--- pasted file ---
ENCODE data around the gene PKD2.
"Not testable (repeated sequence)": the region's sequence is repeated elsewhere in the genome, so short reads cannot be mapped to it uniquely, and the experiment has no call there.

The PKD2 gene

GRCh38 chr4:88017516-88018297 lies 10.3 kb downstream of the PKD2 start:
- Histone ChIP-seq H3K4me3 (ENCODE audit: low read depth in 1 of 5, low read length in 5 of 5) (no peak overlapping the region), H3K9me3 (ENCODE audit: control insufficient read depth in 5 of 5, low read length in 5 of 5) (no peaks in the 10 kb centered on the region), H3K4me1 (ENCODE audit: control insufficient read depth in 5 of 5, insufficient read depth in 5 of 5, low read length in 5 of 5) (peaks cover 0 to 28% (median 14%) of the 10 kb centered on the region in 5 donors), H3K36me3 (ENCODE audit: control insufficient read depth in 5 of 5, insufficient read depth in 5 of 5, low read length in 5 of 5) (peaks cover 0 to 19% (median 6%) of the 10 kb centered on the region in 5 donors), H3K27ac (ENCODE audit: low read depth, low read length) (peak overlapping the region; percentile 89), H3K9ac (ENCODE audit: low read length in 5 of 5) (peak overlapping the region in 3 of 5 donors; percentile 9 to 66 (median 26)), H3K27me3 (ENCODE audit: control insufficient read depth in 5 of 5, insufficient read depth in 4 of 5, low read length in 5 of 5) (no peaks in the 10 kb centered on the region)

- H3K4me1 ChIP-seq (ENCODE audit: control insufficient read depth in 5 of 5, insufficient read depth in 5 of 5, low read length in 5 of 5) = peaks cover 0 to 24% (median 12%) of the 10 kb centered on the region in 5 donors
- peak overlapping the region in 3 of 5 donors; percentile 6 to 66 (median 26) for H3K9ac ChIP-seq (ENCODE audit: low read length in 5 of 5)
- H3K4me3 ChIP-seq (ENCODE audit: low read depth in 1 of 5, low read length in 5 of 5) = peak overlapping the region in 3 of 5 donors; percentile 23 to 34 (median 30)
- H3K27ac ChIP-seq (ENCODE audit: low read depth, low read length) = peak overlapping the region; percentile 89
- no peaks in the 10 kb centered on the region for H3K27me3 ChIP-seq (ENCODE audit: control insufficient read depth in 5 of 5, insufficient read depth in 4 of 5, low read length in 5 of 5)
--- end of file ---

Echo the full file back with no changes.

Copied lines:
ENCODE data around the gene PKD2.
"Not testable (repeated sequence)": the region's sequence is repeated elsewhere in the genome, so short reads cannot be mapped to it uniquely, and the experiment has no call there.

The PKD2 gene

GRCh38 chr4:88017516-88018297 lies 10.3 kb downstream of the PKD2 start:
- Histone ChIP-seq H3K4me3 (ENCODE audit: low read depth in 1 of 5, low read length in 5 of 5) (no peak overlapping the region), H3K9me3 (ENCODE audit: control insufficient read depth in 5 of 5, low read length in 5 of 5) (no peaks in the 10 kb centered on the region), H3K4me1 (ENCODE audit: control insufficient read depth in 5 of 5, insufficient read depth in 5 of 5, low read length in 5 of 5) (peaks cover 0 to 28% (median 14%) of the 10 kb centered on the region in 5 donors), H3K36me3 (ENCODE audit: control insufficient read depth in 5 of 5, insufficient read depth in 5 of 5, low read length in 5 of 5) (peaks cover 0 to 19% (median 6%) of the 10 kb centered on the region in 5 donors), H3K27ac (ENCODE audit: low read depth, low read length) (peak overlapping the region; percentile 89), H3K9ac (ENCODE audit: low read length in 5 of 5) (peak overlapping the region in 3 of 5 donors; percentile 9 to 66 (median 26)), H3K27me3 (ENCODE audit: control insufficient read depth in 5 of 5, insufficient read depth in 4 of 5, low read length in 5 of 5) (no peaks in the 10 kb centered on the region)

- H3K4me1 ChIP-seq (ENCODE audit: control insufficient read depth in 5 of 5, insufficient read depth in 5 of 5, low read length in 5 of 5) = peaks cover 0 to 24% (median 12%) of the 10 kb centered on the region in 5 donors
- peak overlapping the region in 3 of 5 donors; percentile 6 to 66 (median 26) for H3K9ac ChIP-seq (ENCODE audit: low read length in 5 of 5)
- H3K4me3 ChIP-seq (ENCODE audit: low read depth in 1 of 5, low read length in 5 of 5) = peak overlapping the region in 3 of 5 donors; percentile 23 to 34 (median 30)
- H3K27ac ChIP-seq (ENCODE audit: low read depth, low read length) = peak overlapping the region; percentile 89
- no peaks in the 10 kb centered on the region for H3K27me3 ChIP-seq (ENCODE audit: control insufficient read depth in 5 of 5, insufficient read depth in 4 of 5, low read length in 5 of 5)